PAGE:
Marshall Thompson as Col. Edward Carruthers
Shirley Patterson as Ann Anderson (as Shawn Smith)
Kim Spalding as Col. Van Heusen
Ann Doran as Mary Royce
Dabbs Greer as Eric Royce
Paul Langton as Lt. James Calder
Robert Bice as Maj. John Purdue
Richard Benedict as Bob Finelli
Richard Hervey as Gino Finelli
Thom Carney as Joe Kienholz
Ray Corrigan as It
It! The Terror from Beyond Space is an independently made 1958 American black and white science fiction film produced by Robert Kent, directed by Edward L. Cahn, and starring Marshall Thompson, Shawn Smith (Shirley Patterson) and Kim Spalding.The film was distributed by United Artists.
The premise of a hostile alien creature hunting a spaceship's crew as it returns to Earth was the inspiration for screenwriter Dan O'Bannon's screenplay for Ridley Scott's 1979 film Alien.
In 1973, a nuclear-powered spaceship is perched on the cratered surface of Mars, sent to rescue the crew of a previous, ill-fated mission. The sole survivor of that crashed ship, Col. Edward Carruthers (Marshall Thompson), is suspected of having murdered the other nine members of his crew for their food and water rations, on the premise that he had no way of knowing if or when they would be rescued. Carruthers denies the allegation, attributing the deaths to an alien, hostile life form encountered on Mars.
The rescue ship's commander is unconvinced, confining Carruthers to quarters and ordering an immediate return to Earth. Unknown to the rest of the crew, before blast-off, one crew member left a large external exhaust vent open for a considerable time.
With Mars behind them, the crew settle into shipboard routine for the six-month journey home. Soon, isolated crew members are attacked by a shadowy presence and taken into the ship's ventilation ducts.
The crew are at first skeptical that "something" has crawled aboard while they were on Mars. The body count begins to rise with the discovery of the shriveled corpse of a colleague, then another near death.
Both bodies have been sucked dry of moisture. Reasoning that Mars is a world with no liquid water, the crew believe that their stowaway must be the same creature that killed Carruthers' shipmates.
When conventional .45 calibre bullets fail to stop the creature, the crew try hand grenades and gas grenades, but the humanoid alien proves largely immune to the weaponry. They try to electrocute the creature with no effect, but are able to lure It into the spaceship's nuclear reactor room, shutting and locking the heavily shielded door behind the creature, which is then exposed directly to the ship's nuclear pile. It crashes through the door and escapes, the radiation seemingly having no more effect than an old-fashioned hot foot.
As the crew numbers dwindle, the survivors retreat upward deck-by-deck, pursued by the creature. The alien is strong enough to break through the central pressure hatch on each deck, trapping them in the control room on the topmost deck. In the final standoff, their weapons are once again unleashed but It is unstoppable and begins breaking through the last hatch. Reasoning that the ship's higher-than-normal oxygen consumption rate is likely due to the creature's larger lung capacity, Carruthers decides that opening the command deck's hull airlock to the vacuum of space should suffocate the creature while the survivors are safe in their spacesuits. After an explosive decompression, the plan works: It suffocates and finally expires.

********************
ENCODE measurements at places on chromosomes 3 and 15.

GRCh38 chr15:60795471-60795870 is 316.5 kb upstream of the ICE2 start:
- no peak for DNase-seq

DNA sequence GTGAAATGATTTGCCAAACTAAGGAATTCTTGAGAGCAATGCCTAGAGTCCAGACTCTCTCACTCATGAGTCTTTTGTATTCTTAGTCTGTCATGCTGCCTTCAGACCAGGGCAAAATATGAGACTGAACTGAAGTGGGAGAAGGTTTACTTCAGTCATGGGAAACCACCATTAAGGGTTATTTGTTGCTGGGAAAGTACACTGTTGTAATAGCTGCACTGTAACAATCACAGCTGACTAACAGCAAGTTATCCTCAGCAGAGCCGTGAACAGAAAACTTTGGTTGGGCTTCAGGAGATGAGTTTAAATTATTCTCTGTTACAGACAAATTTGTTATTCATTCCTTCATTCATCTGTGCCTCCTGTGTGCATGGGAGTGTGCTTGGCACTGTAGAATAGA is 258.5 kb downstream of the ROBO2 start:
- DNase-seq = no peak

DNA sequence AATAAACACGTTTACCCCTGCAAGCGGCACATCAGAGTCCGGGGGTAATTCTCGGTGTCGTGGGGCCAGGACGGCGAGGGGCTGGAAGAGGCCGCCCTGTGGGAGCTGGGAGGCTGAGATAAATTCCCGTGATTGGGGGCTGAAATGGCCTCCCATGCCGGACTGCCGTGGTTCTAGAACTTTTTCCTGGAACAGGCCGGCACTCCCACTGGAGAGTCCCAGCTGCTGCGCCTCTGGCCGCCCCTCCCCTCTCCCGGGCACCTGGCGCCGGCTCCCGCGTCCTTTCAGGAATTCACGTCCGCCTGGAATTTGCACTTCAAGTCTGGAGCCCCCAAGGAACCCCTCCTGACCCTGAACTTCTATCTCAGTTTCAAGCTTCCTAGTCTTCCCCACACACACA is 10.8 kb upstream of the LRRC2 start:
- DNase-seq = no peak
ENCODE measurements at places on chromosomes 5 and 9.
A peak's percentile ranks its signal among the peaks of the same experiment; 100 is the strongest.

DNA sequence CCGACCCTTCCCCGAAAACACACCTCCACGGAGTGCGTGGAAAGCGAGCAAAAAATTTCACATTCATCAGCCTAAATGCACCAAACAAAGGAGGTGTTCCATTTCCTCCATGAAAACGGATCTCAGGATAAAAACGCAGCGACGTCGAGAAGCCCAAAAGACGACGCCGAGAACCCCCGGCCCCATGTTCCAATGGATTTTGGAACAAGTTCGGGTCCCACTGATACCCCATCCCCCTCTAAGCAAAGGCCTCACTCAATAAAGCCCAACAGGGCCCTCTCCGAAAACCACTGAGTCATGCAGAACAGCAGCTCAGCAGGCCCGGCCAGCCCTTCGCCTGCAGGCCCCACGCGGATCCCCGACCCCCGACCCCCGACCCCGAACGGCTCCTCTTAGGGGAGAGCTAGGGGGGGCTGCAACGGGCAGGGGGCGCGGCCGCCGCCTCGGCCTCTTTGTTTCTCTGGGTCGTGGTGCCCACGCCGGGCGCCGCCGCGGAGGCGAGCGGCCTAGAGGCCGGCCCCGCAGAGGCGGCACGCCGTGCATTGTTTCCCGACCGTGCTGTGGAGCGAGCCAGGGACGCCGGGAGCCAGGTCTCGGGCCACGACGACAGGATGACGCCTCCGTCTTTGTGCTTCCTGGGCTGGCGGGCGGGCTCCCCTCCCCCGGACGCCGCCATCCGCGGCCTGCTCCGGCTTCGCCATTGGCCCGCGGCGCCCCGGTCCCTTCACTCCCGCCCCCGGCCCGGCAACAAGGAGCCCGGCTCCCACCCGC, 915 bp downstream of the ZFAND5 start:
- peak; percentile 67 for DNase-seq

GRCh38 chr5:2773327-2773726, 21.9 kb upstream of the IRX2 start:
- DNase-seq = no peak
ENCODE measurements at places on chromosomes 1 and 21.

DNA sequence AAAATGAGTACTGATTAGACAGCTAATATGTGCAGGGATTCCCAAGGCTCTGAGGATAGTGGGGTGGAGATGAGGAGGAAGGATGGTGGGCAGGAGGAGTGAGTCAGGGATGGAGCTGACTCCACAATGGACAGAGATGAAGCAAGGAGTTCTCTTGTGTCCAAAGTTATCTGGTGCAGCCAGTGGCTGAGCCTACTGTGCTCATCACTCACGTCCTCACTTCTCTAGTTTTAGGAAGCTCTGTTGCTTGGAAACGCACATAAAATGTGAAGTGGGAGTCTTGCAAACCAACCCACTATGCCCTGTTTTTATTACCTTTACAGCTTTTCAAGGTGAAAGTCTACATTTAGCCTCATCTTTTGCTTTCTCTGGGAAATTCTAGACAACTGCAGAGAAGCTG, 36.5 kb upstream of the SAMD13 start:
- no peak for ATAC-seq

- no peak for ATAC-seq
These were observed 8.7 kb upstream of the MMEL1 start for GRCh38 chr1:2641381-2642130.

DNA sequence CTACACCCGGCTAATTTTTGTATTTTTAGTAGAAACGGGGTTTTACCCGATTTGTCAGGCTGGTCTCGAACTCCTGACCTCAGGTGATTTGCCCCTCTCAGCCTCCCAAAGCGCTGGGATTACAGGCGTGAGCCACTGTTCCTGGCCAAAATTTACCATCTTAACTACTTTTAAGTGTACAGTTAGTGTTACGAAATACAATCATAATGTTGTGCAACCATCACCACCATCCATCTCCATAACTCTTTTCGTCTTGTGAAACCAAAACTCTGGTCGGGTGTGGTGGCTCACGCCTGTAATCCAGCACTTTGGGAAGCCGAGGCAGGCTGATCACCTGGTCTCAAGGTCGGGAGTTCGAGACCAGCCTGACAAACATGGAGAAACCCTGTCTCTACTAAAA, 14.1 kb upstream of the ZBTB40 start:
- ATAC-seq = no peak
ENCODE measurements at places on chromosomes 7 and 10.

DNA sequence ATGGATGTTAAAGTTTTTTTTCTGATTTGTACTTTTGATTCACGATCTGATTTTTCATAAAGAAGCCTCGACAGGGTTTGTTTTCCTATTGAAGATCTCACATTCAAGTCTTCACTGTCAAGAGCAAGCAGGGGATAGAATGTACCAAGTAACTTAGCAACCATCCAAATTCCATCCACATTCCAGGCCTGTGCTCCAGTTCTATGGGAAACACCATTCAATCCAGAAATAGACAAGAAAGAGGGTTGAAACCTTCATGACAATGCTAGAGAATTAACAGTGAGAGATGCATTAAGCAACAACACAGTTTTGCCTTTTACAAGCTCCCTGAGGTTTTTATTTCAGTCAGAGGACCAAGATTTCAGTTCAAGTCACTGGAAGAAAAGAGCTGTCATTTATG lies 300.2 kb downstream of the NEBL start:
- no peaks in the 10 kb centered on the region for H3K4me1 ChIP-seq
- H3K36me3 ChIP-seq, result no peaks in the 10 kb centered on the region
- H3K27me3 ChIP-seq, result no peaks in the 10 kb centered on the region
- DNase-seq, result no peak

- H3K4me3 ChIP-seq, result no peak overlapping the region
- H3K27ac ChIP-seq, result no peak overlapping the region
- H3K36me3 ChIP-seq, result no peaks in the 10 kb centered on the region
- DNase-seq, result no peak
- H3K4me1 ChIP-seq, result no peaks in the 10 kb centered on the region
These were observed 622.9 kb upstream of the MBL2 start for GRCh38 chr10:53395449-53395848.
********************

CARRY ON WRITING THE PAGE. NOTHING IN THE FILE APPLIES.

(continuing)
A press conference is held at the crew's base on Earth, revealing the details of what happened aboard the rescue ship. The project director emphasizes that Earth may now be forced to leave Mars out of all future manned planetary space exploration, "because another word for Mars is death."
It! The Terror from Beyond Space was financed by Edward Small and was originally known as It! The Vampire from Beyond Space. Principal photography took place over a two-week period during mid-January 1958.
It! was the last film of actor Ray "Crash" Corrigan. Corrigan was set to play the role of the creature, but during pre-production he did not want to travel all the way to Topanga in western Los Angeles County where Paul Blaisdell, the film's sculptor and makeup artist, lived and operated his studio. Therefore Blaisdell couldn't take exact measurements of Corrigan's head. Consequently there were final fit problems with the creature's head prop: "[Corrigan's]... bulbous chin stuck out through the monster's mouth, so the make-up man painted his chin to look like a tongue."
It! The Terror from Beyond Space was a programmer but despite its B film origins, received better than expected reviews. The film review in Variety noted that the monster was the star: "‘It’ is a Martian by birth, a Frankenstein by instinct, and a copycat. The monster dies hard, brushing aside grenades, bullets, gas and an atomic pile, before snorting its last snort. It’s old stuff, with only a slight twist." A film review by Dennis Schwartz favorably compared "It!" with Alien, a later film that borrowed liberally from its earlier counterpart.
In 1992, Millennium Publications adapted It! The Terror from Beyond Space as a short-run comic book series, written by Mark Ellis and Dean Zachary. A further comics adaptation was released by Midnite Movies (IDW Publishing) in 2010, for a three-issue run.